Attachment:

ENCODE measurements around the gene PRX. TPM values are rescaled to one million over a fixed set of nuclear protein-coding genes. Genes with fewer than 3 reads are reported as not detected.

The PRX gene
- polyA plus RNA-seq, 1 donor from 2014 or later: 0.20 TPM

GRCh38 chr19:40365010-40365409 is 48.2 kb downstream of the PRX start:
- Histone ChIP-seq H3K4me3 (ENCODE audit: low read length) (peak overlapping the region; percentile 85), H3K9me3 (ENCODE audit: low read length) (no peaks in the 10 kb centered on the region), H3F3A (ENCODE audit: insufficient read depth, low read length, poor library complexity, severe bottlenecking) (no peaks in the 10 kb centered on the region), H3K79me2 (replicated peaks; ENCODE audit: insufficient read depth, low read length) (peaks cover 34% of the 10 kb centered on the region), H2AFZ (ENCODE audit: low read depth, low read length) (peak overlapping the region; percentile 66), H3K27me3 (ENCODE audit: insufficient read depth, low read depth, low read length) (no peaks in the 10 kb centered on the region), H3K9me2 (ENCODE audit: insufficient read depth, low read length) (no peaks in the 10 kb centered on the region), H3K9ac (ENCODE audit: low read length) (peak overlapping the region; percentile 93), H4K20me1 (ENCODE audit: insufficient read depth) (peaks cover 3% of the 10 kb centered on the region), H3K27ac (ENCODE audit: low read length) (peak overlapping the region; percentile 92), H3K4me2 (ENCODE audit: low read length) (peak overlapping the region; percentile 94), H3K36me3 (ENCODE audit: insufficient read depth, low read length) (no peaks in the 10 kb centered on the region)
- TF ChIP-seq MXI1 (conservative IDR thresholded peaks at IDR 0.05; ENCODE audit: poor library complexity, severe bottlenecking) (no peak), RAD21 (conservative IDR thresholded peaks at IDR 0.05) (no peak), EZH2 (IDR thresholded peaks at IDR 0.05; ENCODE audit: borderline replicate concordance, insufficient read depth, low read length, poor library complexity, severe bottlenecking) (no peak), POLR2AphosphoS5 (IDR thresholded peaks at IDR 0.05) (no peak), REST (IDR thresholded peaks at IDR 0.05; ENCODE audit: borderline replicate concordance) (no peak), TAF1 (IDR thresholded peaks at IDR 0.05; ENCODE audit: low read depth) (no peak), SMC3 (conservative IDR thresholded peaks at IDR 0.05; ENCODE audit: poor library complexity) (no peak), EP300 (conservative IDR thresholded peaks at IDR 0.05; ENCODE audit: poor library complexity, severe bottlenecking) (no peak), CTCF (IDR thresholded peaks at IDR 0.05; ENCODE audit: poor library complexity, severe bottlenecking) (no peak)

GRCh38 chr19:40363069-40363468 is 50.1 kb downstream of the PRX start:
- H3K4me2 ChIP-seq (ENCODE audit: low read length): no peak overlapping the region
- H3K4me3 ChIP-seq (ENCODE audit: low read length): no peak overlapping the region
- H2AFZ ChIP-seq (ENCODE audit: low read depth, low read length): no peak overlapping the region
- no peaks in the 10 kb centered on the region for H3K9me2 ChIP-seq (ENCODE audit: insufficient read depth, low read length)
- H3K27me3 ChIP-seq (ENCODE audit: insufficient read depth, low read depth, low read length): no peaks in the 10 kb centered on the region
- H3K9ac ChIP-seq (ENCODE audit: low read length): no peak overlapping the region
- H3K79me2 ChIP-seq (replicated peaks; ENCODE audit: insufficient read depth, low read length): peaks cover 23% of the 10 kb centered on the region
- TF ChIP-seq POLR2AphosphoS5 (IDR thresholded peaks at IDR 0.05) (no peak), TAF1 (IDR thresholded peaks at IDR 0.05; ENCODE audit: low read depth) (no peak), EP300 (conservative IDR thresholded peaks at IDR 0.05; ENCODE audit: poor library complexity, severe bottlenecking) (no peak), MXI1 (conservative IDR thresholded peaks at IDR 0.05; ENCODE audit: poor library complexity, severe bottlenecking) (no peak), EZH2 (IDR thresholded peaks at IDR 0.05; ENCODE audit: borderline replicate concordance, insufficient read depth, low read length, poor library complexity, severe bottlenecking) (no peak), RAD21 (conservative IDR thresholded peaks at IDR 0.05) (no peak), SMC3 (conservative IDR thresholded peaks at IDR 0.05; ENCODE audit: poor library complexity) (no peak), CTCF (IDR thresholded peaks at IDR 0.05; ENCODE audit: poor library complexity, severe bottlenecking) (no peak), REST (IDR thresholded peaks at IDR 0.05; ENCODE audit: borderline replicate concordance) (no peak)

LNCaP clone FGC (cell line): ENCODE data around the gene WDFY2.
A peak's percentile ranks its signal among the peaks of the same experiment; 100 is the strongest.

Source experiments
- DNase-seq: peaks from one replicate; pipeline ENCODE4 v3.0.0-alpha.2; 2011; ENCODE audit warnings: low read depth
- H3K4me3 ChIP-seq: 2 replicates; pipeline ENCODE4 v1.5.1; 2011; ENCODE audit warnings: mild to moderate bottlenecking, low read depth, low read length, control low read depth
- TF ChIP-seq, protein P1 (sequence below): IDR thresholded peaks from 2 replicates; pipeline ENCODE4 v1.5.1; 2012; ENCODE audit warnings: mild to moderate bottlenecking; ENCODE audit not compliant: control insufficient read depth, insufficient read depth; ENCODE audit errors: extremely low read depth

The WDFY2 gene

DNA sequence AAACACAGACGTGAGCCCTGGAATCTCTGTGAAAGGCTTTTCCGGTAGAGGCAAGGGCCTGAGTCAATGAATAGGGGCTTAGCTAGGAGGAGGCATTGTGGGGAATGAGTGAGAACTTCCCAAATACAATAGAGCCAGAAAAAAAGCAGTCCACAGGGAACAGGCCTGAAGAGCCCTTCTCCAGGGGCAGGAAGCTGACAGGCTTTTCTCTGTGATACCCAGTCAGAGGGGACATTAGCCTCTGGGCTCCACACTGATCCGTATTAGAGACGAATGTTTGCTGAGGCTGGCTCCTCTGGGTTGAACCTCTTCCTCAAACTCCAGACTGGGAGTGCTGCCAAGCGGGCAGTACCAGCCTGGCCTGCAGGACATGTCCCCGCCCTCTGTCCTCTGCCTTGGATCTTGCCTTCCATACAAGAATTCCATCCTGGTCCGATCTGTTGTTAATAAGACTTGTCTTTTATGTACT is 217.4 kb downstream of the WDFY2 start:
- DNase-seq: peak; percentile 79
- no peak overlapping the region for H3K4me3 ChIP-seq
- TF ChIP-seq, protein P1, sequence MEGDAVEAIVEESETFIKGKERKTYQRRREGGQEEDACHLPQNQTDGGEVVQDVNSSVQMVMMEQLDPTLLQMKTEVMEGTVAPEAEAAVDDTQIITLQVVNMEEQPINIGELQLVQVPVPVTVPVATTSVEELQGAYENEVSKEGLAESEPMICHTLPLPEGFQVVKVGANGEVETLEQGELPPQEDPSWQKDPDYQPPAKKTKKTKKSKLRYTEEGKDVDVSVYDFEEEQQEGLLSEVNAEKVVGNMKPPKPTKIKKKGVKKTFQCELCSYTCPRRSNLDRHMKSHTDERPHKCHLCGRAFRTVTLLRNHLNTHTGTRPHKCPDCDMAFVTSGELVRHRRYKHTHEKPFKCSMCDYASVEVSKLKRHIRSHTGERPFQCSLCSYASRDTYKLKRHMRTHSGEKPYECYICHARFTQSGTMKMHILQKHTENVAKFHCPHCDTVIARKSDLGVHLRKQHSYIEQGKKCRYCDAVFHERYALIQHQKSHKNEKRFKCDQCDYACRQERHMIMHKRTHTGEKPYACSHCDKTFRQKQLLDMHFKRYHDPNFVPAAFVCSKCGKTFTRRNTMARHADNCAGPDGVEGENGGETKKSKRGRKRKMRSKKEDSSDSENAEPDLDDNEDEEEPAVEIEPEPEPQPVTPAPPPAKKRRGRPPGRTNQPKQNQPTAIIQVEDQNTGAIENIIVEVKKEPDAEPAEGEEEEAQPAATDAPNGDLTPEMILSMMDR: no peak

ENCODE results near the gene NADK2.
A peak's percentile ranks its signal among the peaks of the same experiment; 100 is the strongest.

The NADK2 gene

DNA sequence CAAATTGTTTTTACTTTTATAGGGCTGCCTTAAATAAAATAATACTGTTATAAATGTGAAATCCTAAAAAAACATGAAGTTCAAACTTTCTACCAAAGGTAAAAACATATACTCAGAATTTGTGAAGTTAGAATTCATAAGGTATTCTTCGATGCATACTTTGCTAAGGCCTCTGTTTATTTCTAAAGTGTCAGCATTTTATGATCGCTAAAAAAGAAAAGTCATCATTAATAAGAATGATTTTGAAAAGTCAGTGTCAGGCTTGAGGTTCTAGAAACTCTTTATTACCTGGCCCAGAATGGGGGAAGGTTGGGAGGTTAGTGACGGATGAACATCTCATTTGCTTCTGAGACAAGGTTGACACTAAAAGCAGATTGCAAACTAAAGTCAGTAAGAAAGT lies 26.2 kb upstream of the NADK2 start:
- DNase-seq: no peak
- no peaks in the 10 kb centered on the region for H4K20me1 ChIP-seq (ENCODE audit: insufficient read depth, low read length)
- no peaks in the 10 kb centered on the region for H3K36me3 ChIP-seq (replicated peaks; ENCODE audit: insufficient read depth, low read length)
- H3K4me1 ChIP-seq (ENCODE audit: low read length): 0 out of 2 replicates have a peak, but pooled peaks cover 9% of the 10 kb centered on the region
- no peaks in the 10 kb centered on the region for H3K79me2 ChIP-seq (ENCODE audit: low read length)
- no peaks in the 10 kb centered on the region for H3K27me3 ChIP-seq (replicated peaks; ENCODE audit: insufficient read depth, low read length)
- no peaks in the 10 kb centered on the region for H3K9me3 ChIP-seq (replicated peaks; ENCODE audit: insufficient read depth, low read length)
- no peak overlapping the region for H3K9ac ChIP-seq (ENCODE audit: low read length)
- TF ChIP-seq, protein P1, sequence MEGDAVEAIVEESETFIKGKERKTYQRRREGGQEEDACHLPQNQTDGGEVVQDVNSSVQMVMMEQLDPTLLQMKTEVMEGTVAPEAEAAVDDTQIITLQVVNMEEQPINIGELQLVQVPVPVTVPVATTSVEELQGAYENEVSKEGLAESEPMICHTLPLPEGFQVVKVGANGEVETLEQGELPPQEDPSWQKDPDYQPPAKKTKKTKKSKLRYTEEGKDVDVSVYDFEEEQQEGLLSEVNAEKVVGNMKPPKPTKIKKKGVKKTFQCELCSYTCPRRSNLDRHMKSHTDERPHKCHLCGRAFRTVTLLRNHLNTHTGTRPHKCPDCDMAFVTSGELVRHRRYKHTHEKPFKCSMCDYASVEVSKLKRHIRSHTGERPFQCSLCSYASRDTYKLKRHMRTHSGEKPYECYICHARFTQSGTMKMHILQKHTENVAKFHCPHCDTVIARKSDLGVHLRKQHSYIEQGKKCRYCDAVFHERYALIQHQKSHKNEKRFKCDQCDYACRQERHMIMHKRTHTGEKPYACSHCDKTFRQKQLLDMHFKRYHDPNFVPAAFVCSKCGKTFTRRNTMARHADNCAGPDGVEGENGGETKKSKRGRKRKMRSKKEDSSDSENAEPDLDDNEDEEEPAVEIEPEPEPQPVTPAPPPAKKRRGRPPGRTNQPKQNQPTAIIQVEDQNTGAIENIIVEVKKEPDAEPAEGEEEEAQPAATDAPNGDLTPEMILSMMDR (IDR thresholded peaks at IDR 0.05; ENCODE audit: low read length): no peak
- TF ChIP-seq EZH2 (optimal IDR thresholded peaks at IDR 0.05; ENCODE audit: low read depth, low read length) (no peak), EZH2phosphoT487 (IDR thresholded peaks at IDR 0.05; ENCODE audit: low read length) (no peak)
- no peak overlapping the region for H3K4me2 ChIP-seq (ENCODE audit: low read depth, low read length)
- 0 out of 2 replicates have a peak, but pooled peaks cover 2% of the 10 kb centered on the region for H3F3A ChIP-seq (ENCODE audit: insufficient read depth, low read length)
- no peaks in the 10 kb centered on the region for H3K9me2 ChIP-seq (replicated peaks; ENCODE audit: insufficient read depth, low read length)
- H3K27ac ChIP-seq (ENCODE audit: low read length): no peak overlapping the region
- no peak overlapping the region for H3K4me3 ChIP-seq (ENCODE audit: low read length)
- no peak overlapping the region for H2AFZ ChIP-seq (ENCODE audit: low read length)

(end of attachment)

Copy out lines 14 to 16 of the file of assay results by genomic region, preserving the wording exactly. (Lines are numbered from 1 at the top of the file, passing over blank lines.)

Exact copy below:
- H3K79me2 ChIP-seq (replicated peaks; ENCODE audit: insufficient read depth, low read length): peaks cover 23% of the 10 kb centered on the region
- TF ChIP-seq POLR2AphosphoS5 (IDR thresholded peaks at IDR 0.05) (no peak), TAF1 (IDR thresholded peaks at IDR 0.05; ENCODE audit: low read depth) (no peak), EP300 (conservative IDR thresholded peaks at IDR 0.05; ENCODE audit: poor library complexity, severe bottlenecking) (no peak), MXI1 (conservative IDR thresholded peaks at IDR 0.05; ENCODE audit: poor library complexity, severe bottlenecking) (no peak), EZH2 (IDR thresholded peaks at IDR 0.05; ENCODE audit: borderline replicate concordance, insufficient read depth, low read length, poor library complexity, severe bottlenecking) (no peak), RAD21 (conservative IDR thresholded peaks at IDR 0.05) (no peak), SMC3 (conservative IDR thresholded peaks at IDR 0.05; ENCODE audit: poor library complexity) (no peak), CTCF (IDR thresholded peaks at IDR 0.05; ENCODE audit: poor library complexity, severe bottlenecking) (no peak), REST (IDR thresholded peaks at IDR 0.05; ENCODE audit: borderline replicate concordance) (no peak)

LNCaP clone FGC (cell line): ENCODE data around the gene WDFY2.